You may have noticed today’s byline has a more ethnic flavour than usual. This is because Computerworld editor, Sarah Putt, has entrusted me to look after this week's edition of our venerable Friday tradition.
No need to fret faithful readers, she may be back next week with more tiffs with telcos and vengeance on vendors. Until then I'll be your guide to Fry Up, so feel free to leave fanmail (or more than likely, hatemail) in the comments section below.
Speaking of comments, in the past we've been asked about Computerworld's comments policy.
While it’s flattering that you would assume we have an official comments policy, I have to inform you we tend to just play it by ear. Comments are open to anyone who can decipher our increasingly cryptic CAPTCHA system, and we are OK about keeping things anonymous so people feel safe to truly express their opinions (and boy do they).
Sure, an anonymous system leaves us open to trolling, but Computerworld readers are generally ok (if a bit blunt). We don't moderate the comments unless there's defamation or spam. We figure Ministers of the Crown, people who earn more than $5 million a year, and Computerworld editorial staff should be able to take the odd bit of abuse; but unsubstantiated claims about middle-managers and advertising about Viagra are considered birds of a feather here, even though the two are so well connected.
Now, enough self-indulgence, and on with the Fry Up.
US cites UN to extradite DC from NZ
It's been a month since Kim Dotcom's dramatic capture, and it's clear the US government will do what ever it takes to keep the 'pirate menace' off the streets of Coatesville, even if that means doing business with the United Nations.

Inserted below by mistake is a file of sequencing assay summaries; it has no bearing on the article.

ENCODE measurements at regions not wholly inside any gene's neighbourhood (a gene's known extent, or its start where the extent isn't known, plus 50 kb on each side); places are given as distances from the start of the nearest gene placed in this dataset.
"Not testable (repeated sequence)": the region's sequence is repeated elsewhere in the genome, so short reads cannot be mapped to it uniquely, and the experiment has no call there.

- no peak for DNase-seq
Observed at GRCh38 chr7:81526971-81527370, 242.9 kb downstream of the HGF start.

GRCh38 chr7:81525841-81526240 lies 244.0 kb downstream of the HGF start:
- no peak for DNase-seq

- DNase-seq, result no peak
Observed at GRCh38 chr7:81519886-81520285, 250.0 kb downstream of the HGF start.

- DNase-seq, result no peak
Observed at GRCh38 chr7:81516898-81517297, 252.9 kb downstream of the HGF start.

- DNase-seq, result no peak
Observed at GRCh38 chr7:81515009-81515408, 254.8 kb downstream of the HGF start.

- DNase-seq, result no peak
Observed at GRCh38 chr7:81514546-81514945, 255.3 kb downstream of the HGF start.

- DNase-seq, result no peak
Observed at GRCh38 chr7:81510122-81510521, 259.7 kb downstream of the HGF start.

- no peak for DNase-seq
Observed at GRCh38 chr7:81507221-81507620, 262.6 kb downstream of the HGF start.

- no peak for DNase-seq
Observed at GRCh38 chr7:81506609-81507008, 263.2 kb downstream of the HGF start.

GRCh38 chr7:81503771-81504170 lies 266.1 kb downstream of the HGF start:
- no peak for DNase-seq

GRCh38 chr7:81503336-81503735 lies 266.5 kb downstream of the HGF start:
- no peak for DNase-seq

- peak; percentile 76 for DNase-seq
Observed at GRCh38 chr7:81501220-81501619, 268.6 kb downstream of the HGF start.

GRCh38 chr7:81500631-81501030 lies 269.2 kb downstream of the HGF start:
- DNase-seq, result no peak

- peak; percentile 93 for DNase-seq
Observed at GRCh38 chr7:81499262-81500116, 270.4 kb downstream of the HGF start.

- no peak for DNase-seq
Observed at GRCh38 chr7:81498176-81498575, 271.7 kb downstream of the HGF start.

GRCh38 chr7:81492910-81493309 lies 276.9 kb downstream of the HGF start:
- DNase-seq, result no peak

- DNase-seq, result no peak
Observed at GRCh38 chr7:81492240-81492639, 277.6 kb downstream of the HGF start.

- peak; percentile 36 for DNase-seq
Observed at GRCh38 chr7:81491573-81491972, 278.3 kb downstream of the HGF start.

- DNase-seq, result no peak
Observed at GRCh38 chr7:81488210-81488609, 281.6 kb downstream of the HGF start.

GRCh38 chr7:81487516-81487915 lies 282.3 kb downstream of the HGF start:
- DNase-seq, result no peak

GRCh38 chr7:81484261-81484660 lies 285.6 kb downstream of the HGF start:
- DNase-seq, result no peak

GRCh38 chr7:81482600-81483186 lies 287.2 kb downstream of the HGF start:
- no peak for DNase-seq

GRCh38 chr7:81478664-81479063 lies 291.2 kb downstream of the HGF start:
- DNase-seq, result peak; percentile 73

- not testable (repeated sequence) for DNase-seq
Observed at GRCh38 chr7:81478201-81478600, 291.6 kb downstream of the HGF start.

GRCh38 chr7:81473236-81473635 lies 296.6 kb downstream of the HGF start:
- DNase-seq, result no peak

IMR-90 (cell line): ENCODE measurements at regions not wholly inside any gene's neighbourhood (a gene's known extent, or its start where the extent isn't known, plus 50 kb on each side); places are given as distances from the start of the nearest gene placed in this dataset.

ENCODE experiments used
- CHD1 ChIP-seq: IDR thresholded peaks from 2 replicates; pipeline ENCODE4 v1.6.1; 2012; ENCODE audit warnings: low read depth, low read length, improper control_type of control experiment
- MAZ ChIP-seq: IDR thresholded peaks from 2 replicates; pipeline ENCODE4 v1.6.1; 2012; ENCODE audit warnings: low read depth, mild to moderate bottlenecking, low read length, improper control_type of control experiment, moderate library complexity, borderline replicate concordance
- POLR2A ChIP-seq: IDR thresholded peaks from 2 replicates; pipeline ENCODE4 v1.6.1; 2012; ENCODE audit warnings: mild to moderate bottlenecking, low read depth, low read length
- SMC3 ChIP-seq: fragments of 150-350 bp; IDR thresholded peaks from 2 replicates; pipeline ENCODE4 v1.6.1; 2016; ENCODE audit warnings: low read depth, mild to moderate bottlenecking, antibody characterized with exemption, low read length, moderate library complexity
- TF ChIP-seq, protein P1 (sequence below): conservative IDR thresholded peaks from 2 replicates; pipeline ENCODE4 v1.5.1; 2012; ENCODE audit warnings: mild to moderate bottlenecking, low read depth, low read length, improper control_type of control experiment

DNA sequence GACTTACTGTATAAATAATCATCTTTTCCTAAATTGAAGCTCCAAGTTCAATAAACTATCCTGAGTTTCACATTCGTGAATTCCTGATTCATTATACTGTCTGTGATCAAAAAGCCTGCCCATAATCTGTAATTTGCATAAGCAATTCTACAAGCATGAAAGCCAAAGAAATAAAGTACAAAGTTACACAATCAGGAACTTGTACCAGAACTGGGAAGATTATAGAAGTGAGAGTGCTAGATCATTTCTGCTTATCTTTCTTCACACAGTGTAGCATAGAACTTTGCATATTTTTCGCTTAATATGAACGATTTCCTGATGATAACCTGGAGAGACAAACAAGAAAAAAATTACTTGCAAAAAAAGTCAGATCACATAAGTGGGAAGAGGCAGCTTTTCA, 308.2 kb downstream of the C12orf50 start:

The crown prosecutor representing the US cited United Nations treaty on international crimes. Whether it holds up in court over the next few weeks (or perhaps months) is another question.
The 'Mega Conspiracy' case will continue with arguments for extraditions to be heard next Wednesday, and Computerworld will be at the court covering it. In the mean time, this journalist will try to think of an even more dramatic (and prejudicial) name for the case. Paintergate 2.0 anyone?
Newly appointed ICT minister, Amy Adams, sat down for questions with Computerworld.
She talked about her experiences (and inexperiences) in technology, and where her priorities are for technology in NZ over the next three years.
Commenters on the article felt she has more questions to answer. Perhaps we should do an online town hall style meeting, with questions open to the public? Let her know on her Twitter account @amyadamsmp.
The new New Zealand Summer?
The Twitters in Auckland were all aflutter on Wednesday, as news spread of a tornado in the Auckland harbour.
The #tornado hashtag was trending in New Zealand for some time, but Wellingtonians were said to be non-plussed by images of Auckland's great 'tornado', saying it was at best a mild gust before returning to making disparaging comments about Auckland traffic.
Pictured: Telecom's exit strategy for Paul Reynolds.
And finally, a use for LEDs